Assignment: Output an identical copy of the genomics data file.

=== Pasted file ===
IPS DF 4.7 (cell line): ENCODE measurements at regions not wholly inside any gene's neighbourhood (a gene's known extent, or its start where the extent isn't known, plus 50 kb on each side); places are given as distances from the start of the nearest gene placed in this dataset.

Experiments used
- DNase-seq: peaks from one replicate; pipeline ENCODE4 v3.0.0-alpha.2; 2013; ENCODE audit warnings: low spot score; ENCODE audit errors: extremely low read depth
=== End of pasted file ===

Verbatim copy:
IPS DF 4.7 (cell line): ENCODE measurements at regions not wholly inside any gene's neighbourhood (a gene's known extent, or its start where the extent isn't known, plus 50 kb on each side); places are given as distances from the start of the nearest gene placed in this dataset.

Experiments used
- DNase-seq: peaks from one replicate; pipeline ENCODE4 v3.0.0-alpha.2; 2013; ENCODE audit warnings: low spot score; ENCODE audit errors: extremely low read depth